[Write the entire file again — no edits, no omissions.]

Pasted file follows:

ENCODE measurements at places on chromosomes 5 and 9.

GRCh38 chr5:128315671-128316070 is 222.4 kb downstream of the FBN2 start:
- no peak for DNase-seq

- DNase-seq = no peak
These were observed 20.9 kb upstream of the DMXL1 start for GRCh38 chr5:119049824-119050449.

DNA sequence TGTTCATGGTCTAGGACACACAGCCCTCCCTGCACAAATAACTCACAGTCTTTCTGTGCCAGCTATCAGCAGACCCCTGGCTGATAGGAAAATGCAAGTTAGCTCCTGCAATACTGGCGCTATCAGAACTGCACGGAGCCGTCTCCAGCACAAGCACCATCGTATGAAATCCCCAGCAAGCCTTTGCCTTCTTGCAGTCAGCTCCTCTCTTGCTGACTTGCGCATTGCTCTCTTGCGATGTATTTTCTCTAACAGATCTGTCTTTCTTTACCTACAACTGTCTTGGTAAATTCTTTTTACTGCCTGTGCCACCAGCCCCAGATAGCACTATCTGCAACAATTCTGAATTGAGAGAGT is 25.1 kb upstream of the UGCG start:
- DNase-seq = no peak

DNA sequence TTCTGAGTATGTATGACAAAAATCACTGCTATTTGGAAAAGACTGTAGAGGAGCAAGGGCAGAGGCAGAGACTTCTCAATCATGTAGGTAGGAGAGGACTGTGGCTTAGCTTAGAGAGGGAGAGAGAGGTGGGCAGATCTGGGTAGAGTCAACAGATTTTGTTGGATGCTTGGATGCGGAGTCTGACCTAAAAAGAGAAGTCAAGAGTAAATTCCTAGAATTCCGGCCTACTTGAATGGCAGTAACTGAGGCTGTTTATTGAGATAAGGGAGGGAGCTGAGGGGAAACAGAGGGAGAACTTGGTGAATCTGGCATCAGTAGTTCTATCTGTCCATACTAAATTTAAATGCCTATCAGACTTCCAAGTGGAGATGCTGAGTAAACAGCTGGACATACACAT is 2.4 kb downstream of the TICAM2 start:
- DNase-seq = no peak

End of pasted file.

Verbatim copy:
ENCODE measurements at places on chromosomes 5 and 9.

GRCh38 chr5:128315671-128316070 is 222.4 kb downstream of the FBN2 start:
- no peak for DNase-seq

- DNase-seq = no peak
These were observed 20.9 kb upstream of the DMXL1 start for GRCh38 chr5:119049824-119050449.

DNA sequence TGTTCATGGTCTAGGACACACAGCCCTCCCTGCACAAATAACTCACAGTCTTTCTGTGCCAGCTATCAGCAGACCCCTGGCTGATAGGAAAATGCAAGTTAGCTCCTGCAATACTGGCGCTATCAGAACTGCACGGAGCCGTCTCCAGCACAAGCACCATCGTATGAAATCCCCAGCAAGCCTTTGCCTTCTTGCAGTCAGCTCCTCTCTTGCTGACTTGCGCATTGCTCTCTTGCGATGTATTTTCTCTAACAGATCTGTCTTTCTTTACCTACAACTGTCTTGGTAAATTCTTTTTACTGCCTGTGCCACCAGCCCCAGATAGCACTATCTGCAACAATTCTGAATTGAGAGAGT is 25.1 kb upstream of the UGCG start:
- DNase-seq = no peak

DNA sequence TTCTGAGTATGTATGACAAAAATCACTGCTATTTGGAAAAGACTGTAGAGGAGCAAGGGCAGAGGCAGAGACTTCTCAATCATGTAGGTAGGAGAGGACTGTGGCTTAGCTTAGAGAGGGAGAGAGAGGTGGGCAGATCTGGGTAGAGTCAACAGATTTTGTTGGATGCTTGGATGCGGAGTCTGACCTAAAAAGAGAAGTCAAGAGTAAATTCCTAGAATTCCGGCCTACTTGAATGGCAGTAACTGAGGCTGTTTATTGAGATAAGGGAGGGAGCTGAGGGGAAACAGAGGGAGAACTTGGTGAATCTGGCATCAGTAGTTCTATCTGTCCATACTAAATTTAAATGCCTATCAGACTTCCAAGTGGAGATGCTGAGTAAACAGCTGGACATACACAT is 2.4 kb downstream of the TICAM2 start:
- DNase-seq = no peak